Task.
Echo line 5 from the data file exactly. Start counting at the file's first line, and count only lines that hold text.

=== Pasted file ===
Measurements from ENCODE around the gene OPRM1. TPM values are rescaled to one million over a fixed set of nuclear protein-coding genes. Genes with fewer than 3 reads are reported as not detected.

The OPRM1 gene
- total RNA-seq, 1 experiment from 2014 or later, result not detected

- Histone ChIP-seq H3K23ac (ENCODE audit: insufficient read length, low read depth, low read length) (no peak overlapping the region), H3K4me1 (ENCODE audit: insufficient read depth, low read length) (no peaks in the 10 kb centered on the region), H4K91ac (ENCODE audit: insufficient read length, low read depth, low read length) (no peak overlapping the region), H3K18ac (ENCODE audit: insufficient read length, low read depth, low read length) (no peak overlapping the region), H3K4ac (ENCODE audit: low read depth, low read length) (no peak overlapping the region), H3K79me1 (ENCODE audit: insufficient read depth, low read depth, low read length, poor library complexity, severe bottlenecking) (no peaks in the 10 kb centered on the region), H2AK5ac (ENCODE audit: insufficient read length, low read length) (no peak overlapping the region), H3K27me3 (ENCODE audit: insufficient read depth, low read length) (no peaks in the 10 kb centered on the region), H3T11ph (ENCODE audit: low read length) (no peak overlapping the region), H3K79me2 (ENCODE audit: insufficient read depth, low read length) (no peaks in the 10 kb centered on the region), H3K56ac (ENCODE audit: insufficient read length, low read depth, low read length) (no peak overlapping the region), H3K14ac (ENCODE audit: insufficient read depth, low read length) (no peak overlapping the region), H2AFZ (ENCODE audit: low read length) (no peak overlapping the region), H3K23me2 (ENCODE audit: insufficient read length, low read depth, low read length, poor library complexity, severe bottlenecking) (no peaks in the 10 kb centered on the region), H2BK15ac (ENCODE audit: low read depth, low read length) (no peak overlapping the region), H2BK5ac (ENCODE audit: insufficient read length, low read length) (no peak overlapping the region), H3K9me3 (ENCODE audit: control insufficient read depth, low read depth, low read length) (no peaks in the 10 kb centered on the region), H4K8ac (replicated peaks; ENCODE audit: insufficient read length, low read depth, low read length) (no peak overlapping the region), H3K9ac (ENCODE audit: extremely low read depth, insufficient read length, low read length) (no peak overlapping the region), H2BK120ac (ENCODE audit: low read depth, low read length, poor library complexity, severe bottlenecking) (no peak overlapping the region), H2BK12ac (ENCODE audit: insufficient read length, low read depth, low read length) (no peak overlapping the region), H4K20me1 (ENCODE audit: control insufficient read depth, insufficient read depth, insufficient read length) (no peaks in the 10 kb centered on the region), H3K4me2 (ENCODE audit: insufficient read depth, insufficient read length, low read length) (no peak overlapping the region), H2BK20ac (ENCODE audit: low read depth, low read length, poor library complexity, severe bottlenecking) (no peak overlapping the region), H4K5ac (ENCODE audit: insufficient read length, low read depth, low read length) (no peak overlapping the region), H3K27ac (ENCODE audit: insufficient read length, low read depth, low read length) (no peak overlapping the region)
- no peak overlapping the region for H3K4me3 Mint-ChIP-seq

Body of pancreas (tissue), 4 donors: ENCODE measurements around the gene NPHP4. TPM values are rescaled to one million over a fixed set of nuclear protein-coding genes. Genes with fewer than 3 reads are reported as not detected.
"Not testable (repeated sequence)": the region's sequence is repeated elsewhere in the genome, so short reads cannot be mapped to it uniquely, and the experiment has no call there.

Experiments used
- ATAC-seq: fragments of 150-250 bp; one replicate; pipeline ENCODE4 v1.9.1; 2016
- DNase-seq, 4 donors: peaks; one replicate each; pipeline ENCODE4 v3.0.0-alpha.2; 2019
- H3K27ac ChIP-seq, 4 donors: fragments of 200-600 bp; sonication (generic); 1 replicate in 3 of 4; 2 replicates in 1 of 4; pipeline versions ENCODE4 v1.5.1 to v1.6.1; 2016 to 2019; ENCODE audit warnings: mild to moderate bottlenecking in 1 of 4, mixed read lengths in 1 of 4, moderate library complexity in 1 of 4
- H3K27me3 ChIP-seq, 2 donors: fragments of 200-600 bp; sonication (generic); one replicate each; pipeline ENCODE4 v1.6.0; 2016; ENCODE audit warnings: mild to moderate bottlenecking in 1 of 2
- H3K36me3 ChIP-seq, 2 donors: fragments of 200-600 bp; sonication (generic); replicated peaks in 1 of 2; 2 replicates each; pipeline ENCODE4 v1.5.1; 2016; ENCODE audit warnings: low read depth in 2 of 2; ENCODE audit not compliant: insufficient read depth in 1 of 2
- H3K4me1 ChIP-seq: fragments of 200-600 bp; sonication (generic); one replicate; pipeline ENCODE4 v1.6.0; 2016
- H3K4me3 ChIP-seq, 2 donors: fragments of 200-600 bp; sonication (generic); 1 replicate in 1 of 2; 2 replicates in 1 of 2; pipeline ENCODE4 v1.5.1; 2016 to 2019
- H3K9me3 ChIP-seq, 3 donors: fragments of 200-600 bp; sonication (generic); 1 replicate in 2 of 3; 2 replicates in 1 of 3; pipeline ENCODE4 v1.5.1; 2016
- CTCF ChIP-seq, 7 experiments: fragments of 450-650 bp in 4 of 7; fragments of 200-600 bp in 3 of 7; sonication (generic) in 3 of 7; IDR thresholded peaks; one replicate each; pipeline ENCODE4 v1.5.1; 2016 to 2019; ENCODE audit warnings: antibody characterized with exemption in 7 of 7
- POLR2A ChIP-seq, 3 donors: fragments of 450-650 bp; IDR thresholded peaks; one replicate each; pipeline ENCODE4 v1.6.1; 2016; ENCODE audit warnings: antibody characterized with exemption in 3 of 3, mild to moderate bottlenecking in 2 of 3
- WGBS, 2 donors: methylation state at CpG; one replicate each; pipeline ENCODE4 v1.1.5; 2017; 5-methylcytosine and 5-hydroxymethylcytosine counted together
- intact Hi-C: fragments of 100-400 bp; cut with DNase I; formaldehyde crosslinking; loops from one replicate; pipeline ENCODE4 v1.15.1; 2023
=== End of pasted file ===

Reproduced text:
- no peak overlapping the region for H3K4me3 Mint-ChIP-seq